WATSONAbsolutely. So we went from 1775 when the revolutionary war started until November 1st 1800 without a permanent capital, a permanent seat of government. Trying to start a brand new nation is problematic enough. Doing so without a capital city is even more difficult. One of the concerns was that a capital city would increase governmental power. So a lot of southerners and the Jeffersonian anti-federalists wing of the faction back then were worried that any kind of capital would bring with it power.
WATSONAnother concern was parochialism. There were at least 30 different cities mentioned, you know, from Albany to New York City to Annapolis to Philadelphia to Lancaster. There were a number of cities proposed to be the capital. And it boiled down into a parochial argument where everybody wanted their own city or at least their own state to host the government. They realized it would bring an economic boost. They realized it would bring influence and power. So Southerners didn't want it in the North. The Northerners didn't want it in the South. And that was the kind of debate that we had.
WATSONGeorge Washington on several occasions said that it was of all the debates during the Constitutional Convention and there were many, he said this was the one that was the most heated and the most likely to tear the country apart.
WATSONOne example. Philadelphia would be an obvious choice. I mean, it had hosted the government several times. It was the largest city. It had the most infrastructure, most buildings. It had access to water. So it made a lot of sense that Philadelphia would be the capital. But Philadelphia had rules against slavery. And, of course, a lot of the framers, a lot of the founders, at least 25 of the delegates to the convention at one point or another owned slaves. So one of the concerns was if they brought their slaves with them, according to Philadelphia law the slaves would be freed.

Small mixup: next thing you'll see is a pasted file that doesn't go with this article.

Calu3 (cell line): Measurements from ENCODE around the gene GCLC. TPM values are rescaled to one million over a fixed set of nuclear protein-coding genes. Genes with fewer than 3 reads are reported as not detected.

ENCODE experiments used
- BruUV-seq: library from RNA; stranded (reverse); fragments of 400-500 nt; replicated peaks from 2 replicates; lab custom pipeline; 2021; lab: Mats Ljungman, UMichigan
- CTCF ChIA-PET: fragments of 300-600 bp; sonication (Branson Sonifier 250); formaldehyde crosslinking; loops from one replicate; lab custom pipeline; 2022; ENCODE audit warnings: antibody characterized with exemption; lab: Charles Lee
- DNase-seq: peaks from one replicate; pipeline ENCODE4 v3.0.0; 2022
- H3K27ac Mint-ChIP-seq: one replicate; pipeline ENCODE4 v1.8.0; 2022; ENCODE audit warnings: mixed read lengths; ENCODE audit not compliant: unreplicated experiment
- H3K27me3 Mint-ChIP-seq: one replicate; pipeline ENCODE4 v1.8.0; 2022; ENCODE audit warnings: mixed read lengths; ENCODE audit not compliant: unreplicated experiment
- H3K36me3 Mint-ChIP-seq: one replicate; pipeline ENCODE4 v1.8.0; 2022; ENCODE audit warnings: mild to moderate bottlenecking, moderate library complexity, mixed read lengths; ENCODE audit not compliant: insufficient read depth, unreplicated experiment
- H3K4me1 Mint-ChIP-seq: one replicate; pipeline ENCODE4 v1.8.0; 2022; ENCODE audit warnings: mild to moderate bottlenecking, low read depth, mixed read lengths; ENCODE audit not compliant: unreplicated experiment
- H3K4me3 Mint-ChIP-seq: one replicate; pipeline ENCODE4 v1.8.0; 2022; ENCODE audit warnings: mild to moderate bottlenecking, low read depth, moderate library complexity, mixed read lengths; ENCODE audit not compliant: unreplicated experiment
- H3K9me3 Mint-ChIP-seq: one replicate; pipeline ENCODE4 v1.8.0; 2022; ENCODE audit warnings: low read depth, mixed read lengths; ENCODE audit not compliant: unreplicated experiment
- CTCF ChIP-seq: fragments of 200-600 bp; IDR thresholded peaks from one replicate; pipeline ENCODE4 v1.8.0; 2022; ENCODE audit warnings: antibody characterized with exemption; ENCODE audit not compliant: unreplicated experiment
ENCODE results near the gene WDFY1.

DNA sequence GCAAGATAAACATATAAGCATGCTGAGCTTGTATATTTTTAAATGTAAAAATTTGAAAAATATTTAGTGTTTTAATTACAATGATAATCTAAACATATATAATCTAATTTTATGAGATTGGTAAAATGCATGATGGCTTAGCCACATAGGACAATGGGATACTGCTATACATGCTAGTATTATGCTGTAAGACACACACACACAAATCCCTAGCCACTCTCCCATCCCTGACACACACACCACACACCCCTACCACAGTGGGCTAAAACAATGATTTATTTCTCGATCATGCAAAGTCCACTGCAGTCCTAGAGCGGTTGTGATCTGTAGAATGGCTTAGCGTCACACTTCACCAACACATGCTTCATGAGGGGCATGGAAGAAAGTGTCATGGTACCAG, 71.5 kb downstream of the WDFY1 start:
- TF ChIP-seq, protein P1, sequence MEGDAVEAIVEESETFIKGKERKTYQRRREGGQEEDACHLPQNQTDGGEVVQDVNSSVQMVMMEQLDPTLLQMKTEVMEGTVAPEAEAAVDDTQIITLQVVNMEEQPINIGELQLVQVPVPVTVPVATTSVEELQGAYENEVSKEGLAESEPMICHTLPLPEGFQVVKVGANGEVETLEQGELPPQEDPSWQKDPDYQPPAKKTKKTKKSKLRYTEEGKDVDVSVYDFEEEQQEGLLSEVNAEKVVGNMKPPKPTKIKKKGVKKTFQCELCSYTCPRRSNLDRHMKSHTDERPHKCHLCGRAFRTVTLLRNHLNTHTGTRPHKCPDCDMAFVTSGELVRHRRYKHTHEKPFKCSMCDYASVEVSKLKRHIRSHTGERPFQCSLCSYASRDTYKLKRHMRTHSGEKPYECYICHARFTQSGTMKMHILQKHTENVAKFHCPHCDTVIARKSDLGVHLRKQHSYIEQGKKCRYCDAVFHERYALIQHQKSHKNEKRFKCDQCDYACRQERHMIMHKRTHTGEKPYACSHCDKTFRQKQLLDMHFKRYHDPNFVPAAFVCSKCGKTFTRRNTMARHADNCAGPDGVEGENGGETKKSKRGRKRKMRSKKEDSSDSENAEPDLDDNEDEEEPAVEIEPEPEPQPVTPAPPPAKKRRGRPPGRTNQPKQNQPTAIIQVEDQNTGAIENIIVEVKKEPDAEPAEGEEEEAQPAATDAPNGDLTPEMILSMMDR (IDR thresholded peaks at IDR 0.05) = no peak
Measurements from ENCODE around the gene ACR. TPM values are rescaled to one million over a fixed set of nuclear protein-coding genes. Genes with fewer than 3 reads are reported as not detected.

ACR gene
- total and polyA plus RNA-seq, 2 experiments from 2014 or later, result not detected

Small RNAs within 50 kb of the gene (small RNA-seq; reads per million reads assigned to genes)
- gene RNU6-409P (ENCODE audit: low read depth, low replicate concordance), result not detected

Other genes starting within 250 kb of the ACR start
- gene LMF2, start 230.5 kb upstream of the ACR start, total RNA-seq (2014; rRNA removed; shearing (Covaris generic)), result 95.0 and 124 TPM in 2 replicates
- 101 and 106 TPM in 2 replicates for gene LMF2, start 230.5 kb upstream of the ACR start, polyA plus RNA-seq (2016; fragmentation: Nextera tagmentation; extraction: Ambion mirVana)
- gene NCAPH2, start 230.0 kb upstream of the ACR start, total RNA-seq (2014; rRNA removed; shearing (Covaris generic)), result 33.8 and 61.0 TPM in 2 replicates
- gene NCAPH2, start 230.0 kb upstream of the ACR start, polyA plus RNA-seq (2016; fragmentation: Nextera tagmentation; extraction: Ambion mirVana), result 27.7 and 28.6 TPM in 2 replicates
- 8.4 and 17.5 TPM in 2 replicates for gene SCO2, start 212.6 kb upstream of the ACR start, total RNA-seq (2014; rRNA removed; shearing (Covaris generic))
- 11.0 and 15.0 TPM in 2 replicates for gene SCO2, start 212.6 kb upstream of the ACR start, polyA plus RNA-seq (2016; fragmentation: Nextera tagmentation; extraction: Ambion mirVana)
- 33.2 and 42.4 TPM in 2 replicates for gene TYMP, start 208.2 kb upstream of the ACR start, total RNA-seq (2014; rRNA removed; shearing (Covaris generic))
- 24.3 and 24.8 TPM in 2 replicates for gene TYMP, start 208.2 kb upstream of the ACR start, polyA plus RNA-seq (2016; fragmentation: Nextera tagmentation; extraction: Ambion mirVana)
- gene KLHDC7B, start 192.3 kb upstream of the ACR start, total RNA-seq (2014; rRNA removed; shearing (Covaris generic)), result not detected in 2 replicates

WATSONAnd this was even, sad to say, a concern of George Washington's that as he was -- presided as president for seven of eight years in Philadelphia while Washington D.C. was being built, he would have his slaves return home every few months to get around, to skirt the city's law. And other framers from the South did the same thing. So even the issue of slavery factored in to this contentious debate and parochial debate about where the capital city should be.
NNAMDIIndeed, we tend to hold some historical figures on a pedestal including the Founding Fathers. But as you mentioned, amid ongoing racial reckoning that we're experiencing now, we're viewing these figures through a different lens. How can we come to terms with the fact that many of these leaders were on the one hand developing a new democracy, on the other enslaving other human beings and committing horrific acts against native peoples?
WATSONYeah. It's long overdue that we come to a reckoning and we begin to reevaluate. On one hand, there's no question that leaders like George Washington were instrumental to the forming of the nation. On the other hand, he owned slaves. Now he freed many of his slaves that he had, but does that make amends?